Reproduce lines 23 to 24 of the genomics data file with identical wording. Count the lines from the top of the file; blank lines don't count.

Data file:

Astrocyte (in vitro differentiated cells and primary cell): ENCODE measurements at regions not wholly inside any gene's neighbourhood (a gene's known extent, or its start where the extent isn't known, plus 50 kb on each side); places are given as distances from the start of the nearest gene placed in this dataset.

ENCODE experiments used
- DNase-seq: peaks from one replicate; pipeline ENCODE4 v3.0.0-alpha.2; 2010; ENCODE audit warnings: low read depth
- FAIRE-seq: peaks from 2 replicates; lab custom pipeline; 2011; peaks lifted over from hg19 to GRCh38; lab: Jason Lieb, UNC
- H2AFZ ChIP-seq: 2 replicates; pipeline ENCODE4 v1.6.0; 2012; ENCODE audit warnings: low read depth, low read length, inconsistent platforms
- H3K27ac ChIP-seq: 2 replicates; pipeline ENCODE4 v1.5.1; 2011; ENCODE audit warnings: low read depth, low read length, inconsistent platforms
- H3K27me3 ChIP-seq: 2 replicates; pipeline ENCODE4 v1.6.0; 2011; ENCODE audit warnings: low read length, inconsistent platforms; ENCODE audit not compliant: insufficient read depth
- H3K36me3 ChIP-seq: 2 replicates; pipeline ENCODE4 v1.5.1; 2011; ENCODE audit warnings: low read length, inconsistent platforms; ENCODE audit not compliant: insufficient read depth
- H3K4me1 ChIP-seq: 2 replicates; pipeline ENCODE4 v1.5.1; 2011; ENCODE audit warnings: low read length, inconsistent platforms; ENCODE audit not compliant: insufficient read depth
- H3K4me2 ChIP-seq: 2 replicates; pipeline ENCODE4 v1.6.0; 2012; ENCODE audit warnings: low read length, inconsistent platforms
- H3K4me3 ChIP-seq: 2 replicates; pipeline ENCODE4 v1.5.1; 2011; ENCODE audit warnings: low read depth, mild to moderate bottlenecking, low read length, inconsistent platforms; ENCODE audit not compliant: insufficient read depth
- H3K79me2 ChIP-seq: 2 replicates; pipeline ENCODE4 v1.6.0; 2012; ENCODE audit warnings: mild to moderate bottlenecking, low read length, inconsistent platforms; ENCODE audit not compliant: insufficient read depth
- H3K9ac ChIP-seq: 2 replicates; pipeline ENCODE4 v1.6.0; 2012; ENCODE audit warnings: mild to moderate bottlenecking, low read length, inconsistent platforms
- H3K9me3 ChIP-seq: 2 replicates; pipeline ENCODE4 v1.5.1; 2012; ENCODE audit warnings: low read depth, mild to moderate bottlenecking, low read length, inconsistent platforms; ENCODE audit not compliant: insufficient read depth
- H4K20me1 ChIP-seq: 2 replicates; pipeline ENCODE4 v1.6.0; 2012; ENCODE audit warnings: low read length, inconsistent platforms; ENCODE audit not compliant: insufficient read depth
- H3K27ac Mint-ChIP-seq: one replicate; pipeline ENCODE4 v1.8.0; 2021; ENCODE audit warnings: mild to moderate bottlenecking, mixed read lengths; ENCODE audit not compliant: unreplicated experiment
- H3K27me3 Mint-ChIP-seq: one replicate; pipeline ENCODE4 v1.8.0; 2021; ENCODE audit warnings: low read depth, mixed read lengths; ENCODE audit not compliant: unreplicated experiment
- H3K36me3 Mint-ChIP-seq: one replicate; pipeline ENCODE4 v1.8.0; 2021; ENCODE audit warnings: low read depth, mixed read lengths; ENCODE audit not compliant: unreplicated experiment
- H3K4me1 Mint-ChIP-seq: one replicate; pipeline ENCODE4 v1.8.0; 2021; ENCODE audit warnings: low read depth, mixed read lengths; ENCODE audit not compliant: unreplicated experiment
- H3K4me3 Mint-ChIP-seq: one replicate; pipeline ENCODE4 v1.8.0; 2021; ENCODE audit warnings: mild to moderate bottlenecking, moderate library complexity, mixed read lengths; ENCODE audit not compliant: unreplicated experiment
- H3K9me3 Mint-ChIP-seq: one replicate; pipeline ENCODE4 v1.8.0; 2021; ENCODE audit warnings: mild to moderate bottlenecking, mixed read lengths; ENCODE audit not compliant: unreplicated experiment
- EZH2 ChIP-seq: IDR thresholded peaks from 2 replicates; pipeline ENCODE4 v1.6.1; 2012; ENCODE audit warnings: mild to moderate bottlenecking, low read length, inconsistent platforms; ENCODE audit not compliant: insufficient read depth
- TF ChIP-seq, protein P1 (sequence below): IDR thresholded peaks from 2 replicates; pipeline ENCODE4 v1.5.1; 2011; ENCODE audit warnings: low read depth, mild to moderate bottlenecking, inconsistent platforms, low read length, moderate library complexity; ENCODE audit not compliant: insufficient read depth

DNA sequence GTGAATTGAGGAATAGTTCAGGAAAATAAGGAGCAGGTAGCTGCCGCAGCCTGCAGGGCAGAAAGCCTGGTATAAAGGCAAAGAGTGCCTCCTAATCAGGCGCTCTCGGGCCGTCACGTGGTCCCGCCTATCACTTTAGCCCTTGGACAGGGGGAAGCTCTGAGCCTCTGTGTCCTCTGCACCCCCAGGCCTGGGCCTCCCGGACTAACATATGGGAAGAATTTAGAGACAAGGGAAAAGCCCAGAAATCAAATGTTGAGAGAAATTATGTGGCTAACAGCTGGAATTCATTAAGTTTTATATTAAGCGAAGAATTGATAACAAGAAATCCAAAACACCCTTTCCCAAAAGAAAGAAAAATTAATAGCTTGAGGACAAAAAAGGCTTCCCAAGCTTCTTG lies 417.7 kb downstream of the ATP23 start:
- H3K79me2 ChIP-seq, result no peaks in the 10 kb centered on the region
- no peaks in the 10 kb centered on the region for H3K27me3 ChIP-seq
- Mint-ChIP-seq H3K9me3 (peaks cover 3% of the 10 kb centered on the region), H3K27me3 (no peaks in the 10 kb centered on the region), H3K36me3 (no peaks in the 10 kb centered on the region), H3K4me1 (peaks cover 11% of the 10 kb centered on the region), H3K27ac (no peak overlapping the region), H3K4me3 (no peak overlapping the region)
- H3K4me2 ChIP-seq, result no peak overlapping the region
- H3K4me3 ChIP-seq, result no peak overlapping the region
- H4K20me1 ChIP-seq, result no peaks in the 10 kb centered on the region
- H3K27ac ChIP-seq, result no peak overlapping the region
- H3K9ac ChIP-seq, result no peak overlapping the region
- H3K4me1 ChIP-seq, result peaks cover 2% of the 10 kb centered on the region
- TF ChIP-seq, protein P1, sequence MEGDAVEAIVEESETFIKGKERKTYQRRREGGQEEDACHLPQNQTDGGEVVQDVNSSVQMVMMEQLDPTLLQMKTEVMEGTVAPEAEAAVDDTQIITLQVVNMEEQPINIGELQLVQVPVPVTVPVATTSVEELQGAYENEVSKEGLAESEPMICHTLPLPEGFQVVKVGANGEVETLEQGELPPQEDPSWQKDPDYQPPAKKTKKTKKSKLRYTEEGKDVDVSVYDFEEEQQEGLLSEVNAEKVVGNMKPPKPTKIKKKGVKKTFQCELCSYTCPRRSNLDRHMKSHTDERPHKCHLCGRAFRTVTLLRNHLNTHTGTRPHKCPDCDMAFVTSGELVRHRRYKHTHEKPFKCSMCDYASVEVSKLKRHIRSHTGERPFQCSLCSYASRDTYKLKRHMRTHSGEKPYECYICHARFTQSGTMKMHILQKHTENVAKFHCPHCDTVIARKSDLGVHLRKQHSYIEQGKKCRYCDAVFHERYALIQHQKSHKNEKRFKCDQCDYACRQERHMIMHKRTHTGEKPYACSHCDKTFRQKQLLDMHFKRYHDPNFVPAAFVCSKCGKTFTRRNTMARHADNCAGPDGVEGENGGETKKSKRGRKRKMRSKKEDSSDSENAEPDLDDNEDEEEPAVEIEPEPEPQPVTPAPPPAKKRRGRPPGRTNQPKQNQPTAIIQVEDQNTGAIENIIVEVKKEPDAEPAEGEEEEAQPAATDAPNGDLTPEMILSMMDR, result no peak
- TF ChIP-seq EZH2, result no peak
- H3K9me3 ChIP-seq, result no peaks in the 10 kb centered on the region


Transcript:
- TF ChIP-seq, protein P1 (sequence below): IDR thresholded peaks from 2 replicates; pipeline ENCODE4 v1.5.1; 2011; ENCODE audit warnings: low read depth, mild to moderate bottlenecking, inconsistent platforms, low read length, moderate library complexity; ENCODE audit not compliant: insufficient read depth

DNA sequence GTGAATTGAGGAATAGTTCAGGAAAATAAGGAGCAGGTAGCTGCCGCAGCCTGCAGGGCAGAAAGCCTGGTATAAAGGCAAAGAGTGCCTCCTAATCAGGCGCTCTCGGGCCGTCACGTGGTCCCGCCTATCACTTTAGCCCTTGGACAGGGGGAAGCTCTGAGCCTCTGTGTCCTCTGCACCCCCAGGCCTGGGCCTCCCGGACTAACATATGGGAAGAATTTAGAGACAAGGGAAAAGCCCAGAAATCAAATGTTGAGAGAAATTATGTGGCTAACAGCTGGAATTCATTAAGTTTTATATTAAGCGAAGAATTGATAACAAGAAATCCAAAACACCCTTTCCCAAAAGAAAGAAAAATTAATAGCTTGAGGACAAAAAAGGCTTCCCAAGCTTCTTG lies 417.7 kb downstream of the ATP23 start: